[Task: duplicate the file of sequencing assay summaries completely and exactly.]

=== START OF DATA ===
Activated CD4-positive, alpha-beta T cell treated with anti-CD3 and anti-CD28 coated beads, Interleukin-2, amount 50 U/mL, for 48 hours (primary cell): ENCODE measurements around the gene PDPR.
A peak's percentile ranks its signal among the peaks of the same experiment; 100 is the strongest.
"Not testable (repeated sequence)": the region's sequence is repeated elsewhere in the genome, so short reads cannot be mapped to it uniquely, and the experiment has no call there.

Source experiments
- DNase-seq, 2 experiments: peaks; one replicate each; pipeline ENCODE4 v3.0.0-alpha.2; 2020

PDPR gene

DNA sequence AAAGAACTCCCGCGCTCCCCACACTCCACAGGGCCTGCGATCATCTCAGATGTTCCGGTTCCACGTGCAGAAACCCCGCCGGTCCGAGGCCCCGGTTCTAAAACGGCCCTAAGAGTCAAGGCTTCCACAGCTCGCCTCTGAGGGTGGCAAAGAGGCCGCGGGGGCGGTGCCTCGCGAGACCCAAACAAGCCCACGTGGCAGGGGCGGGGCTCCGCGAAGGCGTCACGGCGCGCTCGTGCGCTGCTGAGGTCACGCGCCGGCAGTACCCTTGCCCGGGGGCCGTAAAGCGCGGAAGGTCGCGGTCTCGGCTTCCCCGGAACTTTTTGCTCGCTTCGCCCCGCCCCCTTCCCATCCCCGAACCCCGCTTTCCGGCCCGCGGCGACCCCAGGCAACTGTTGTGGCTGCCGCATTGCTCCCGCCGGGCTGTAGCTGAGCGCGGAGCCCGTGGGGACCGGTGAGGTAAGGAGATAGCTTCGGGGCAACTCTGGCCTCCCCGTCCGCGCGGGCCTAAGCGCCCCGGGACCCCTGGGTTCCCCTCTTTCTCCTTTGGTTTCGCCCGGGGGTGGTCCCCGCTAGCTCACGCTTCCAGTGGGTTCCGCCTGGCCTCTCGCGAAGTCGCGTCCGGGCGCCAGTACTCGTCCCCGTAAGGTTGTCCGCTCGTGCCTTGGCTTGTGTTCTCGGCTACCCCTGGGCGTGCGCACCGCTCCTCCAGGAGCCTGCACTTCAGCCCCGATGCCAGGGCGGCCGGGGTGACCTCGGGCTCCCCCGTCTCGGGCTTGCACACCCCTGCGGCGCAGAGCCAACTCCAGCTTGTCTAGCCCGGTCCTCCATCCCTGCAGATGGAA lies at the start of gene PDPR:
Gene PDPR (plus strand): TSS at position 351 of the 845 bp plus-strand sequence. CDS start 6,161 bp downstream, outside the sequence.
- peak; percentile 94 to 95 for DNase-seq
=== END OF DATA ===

Activated CD4-positive, alpha-beta T cell treated with anti-CD3 and anti-CD28 coated beads, Interleukin-2, amount 50 U/mL, for 48 hours (primary cell): ENCODE measurements around the gene PDPR.
A peak's percentile ranks its signal among the peaks of the same experiment; 100 is the strongest.
"Not testable (repeated sequence)": the region's sequence is repeated elsewhere in the genome, so short reads cannot be mapped to it uniquely, and the experiment has no call there.

Source experiments
- DNase-seq, 2 experiments: peaks; one replicate each; pipeline ENCODE4 v3.0.0-alpha.2; 2020

PDPR gene

DNA sequence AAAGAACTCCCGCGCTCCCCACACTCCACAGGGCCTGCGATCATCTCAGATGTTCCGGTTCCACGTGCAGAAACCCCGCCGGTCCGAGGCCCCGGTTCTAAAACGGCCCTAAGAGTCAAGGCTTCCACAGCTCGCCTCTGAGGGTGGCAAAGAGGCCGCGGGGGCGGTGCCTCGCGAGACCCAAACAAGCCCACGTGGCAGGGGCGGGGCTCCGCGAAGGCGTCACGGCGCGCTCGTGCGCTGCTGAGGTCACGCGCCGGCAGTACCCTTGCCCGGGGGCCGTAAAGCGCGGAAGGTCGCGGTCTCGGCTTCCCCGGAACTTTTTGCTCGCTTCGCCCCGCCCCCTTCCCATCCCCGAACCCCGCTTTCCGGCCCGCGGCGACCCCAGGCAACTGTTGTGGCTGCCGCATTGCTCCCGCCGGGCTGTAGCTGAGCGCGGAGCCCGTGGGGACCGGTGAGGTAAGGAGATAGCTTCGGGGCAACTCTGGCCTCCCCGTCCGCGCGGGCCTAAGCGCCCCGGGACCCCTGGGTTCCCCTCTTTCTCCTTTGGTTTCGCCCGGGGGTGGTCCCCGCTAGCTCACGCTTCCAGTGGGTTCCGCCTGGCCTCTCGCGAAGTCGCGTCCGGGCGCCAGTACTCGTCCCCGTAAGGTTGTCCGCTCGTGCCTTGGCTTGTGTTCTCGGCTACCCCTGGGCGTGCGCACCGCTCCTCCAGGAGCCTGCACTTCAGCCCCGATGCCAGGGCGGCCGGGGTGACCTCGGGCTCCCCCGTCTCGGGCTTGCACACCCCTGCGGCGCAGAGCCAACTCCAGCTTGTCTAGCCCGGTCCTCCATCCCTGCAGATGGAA lies at the start of gene PDPR:
Gene PDPR (plus strand): TSS at position 351 of the 845 bp plus-strand sequence. CDS start 6,161 bp downstream, outside the sequence.
- peak; percentile 94 to 95 for DNase-seq